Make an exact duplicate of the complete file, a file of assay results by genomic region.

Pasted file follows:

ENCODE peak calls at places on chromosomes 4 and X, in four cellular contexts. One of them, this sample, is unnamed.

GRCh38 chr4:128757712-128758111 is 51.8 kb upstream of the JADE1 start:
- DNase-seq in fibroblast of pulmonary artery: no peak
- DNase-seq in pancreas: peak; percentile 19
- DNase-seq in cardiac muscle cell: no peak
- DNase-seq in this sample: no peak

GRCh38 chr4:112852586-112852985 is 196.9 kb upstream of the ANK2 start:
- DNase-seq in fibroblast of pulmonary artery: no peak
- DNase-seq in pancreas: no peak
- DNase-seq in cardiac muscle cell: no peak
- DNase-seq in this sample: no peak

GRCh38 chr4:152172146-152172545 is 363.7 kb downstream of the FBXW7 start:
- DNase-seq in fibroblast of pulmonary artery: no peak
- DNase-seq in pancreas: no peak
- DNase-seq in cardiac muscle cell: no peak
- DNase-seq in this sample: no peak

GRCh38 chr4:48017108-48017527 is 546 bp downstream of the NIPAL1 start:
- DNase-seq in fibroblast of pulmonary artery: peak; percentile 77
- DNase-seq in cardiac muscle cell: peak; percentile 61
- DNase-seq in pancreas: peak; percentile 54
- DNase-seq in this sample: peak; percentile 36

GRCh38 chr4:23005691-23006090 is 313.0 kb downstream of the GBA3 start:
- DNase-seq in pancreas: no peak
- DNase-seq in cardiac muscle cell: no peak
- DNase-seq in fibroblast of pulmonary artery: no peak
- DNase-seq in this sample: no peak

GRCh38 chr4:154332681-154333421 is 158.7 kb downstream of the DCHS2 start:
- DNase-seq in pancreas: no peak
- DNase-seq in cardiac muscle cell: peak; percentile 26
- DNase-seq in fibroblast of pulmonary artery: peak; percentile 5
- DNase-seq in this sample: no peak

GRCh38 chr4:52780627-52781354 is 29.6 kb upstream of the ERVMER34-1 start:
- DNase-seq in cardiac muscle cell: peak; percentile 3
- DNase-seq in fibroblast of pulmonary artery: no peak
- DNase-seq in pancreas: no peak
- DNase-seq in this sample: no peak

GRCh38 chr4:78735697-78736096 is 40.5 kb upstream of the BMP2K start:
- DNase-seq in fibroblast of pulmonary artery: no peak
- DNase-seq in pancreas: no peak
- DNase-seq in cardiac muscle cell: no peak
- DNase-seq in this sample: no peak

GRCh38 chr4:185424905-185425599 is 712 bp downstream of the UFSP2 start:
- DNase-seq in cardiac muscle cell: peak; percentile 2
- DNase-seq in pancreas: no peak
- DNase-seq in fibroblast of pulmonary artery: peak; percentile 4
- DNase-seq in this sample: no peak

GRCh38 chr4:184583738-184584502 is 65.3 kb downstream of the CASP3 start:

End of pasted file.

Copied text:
ENCODE peak calls at places on chromosomes 4 and X, in four cellular contexts. One of them, this sample, is unnamed.

GRCh38 chr4:128757712-128758111 is 51.8 kb upstream of the JADE1 start:
- DNase-seq in fibroblast of pulmonary artery: no peak
- DNase-seq in pancreas: peak; percentile 19
- DNase-seq in cardiac muscle cell: no peak
- DNase-seq in this sample: no peak

GRCh38 chr4:112852586-112852985 is 196.9 kb upstream of the ANK2 start:
- DNase-seq in fibroblast of pulmonary artery: no peak
- DNase-seq in pancreas: no peak
- DNase-seq in cardiac muscle cell: no peak
- DNase-seq in this sample: no peak

GRCh38 chr4:152172146-152172545 is 363.7 kb downstream of the FBXW7 start:
- DNase-seq in fibroblast of pulmonary artery: no peak
- DNase-seq in pancreas: no peak
- DNase-seq in cardiac muscle cell: no peak
- DNase-seq in this sample: no peak

GRCh38 chr4:48017108-48017527 is 546 bp downstream of the NIPAL1 start:
- DNase-seq in fibroblast of pulmonary artery: peak; percentile 77
- DNase-seq in cardiac muscle cell: peak; percentile 61
- DNase-seq in pancreas: peak; percentile 54
- DNase-seq in this sample: peak; percentile 36

GRCh38 chr4:23005691-23006090 is 313.0 kb downstream of the GBA3 start:
- DNase-seq in pancreas: no peak
- DNase-seq in cardiac muscle cell: no peak
- DNase-seq in fibroblast of pulmonary artery: no peak
- DNase-seq in this sample: no peak

GRCh38 chr4:154332681-154333421 is 158.7 kb downstream of the DCHS2 start:
- DNase-seq in pancreas: no peak
- DNase-seq in cardiac muscle cell: peak; percentile 26
- DNase-seq in fibroblast of pulmonary artery: peak; percentile 5
- DNase-seq in this sample: no peak

GRCh38 chr4:52780627-52781354 is 29.6 kb upstream of the ERVMER34-1 start:
- DNase-seq in cardiac muscle cell: peak; percentile 3
- DNase-seq in fibroblast of pulmonary artery: no peak
- DNase-seq in pancreas: no peak
- DNase-seq in this sample: no peak

GRCh38 chr4:78735697-78736096 is 40.5 kb upstream of the BMP2K start:
- DNase-seq in fibroblast of pulmonary artery: no peak
- DNase-seq in pancreas: no peak
- DNase-seq in cardiac muscle cell: no peak
- DNase-seq in this sample: no peak

GRCh38 chr4:185424905-185425599 is 712 bp downstream of the UFSP2 start:
- DNase-seq in cardiac muscle cell: peak; percentile 2
- DNase-seq in pancreas: no peak
- DNase-seq in fibroblast of pulmonary artery: peak; percentile 4
- DNase-seq in this sample: no peak

GRCh38 chr4:184583738-184584502 is 65.3 kb downstream of the CASP3 start: